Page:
MLB, MLBPA ‘Deadlocked’ In Collective Bargaining Agreement Negotiations

MLB team owners appearing insistent on guaranteeing themselves an overwhelmingly favorable deal and mistrust from the Players Association (MLBPA) have seemingly undermined collective bargaining agreement (CBA) negotiations and left the sport in a precarious position.

More than 40 days passed without substantial conversations after team owners unanimously voted to impose a lockout at the beginning of December. Negotiations remained sporadic at the start of 2021, but did pick up with recent meetings for nine consecutive days at Roger Dean Stadium.

There were some indications of progress toward a new CBA, but that wound up being overstated as MLB’s self-imposed deadline came and went March 1 without an agreement. Commissioner Rob Manfred at that point canceled Opening Day and the first two series of the 2022 regular season.

The union presented their first counteroffer since talks broke down last week, but MLB characterized it as a step back, according to Evan Drellich of The Athletic:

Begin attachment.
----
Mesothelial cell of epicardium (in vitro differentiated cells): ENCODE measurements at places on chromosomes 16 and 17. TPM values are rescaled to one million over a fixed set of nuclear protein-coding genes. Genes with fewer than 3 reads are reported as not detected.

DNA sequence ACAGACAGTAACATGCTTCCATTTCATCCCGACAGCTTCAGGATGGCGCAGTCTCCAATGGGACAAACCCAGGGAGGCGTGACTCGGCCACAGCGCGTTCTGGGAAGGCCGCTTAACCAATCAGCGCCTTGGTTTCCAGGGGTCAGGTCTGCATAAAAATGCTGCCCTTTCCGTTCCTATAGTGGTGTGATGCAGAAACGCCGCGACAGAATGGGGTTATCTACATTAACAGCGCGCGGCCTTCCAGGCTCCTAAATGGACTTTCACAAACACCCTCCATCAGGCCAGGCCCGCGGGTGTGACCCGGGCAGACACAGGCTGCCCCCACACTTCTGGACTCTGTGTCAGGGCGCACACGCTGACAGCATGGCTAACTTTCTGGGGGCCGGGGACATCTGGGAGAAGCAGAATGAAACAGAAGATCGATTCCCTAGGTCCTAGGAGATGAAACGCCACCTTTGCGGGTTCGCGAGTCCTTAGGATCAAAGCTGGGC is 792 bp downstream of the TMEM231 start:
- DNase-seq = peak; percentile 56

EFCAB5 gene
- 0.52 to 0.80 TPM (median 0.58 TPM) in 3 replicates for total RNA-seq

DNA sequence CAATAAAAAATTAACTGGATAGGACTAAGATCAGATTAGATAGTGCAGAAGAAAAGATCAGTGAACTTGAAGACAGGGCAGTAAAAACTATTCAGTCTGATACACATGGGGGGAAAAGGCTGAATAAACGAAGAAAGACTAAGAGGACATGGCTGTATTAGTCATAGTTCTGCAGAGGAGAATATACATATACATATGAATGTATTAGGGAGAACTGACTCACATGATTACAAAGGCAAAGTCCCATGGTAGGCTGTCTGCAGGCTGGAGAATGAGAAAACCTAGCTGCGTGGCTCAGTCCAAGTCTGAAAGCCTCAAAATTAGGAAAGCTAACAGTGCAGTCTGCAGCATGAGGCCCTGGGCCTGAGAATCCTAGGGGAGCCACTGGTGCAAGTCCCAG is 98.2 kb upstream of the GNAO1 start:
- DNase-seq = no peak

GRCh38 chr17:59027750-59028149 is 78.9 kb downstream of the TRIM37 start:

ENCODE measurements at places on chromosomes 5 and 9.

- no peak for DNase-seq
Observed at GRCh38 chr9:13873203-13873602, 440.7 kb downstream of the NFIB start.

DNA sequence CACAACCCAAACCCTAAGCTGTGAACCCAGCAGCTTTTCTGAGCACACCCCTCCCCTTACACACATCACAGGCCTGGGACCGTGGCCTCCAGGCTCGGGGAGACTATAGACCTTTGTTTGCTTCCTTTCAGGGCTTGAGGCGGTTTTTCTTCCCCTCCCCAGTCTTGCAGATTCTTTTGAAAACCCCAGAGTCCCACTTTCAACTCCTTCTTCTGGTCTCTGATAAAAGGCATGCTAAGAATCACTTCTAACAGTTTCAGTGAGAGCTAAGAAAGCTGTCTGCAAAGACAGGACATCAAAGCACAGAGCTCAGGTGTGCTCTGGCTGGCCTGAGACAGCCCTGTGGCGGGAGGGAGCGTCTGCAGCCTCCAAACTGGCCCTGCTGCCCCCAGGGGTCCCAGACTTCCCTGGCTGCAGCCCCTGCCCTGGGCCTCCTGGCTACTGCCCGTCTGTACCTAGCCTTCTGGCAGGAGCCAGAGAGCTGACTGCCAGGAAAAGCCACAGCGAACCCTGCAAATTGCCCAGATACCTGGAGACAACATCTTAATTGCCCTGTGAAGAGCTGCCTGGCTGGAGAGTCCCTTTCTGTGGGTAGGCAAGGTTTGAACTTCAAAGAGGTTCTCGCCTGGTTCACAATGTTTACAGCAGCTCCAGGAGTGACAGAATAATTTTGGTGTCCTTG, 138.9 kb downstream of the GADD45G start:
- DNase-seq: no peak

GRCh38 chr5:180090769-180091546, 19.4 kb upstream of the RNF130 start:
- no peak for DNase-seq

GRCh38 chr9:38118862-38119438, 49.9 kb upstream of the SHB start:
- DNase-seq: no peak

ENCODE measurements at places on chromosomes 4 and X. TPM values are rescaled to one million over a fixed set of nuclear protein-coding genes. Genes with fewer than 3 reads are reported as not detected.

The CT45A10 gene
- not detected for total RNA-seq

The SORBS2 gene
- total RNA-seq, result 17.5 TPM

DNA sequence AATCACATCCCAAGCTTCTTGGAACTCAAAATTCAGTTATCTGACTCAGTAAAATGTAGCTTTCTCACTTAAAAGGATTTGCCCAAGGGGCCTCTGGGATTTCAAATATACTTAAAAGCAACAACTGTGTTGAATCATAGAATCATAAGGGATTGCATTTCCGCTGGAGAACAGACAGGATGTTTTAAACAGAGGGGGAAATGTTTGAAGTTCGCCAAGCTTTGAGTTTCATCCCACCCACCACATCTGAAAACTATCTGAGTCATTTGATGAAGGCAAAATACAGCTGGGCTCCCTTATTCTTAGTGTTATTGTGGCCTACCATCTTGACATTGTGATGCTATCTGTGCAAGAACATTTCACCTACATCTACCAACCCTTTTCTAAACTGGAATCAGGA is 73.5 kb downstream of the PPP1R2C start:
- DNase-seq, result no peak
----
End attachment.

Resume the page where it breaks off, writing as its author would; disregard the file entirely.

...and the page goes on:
“We were hoping to see some movement in our direction to give us additional flexibility and get a deal done quickly,” MLB spokesperson Glen Caplin said Sunday afternoon. “The Players Association chose to come back to us with a proposal that was worse than Monday night and was not designed to move the process forward.

“On some issues, they even went backwards. Simply put, we are deadlocked. We will try to figure out how to respond, but nothing in this proposal makes it easy.”

MLB’s stance is hardly surprising as the MLBPA did not budge on their desired luxury tax thresholds. Furthermore, both sides have often expressed disappointment when receiving the latest CBA offer from the other party.

It’s unclear when they may next meet, but the expectation is additional Spring Training games will soon be canceled. At present time those are not scheduled to begin until Friday, March 18, at the earliest.

MLB, MLBPA apart on luxury tax

The MLBPA continues to ask for a competitive balance tax line of $238 million for the 2022 season and increase to $263 million by the final year of the CBA.

The league countered at $220 million for the 2022, 2023 and 2024 seasons; $224 million in 2025 and $230 million in 2026 in their most recent offer. The luxury tax threshold was set at $210 million in 2021.

Owners Bob Castellini (Cincinnati Reds), Chris Ilitch (Detroit Tigers), Ken Kendrick (Arizona Diamondbacks) and Arte Moreno (L.A. Angels) reportedly were against MLB raising the first threshold from $214 million to $220 million in their latest proposal.

Some owners additionally were said to have referenced the Los Angeles Dodgers and New York Mets to tell a cautionary tale of allowing for too aggressive of spending.

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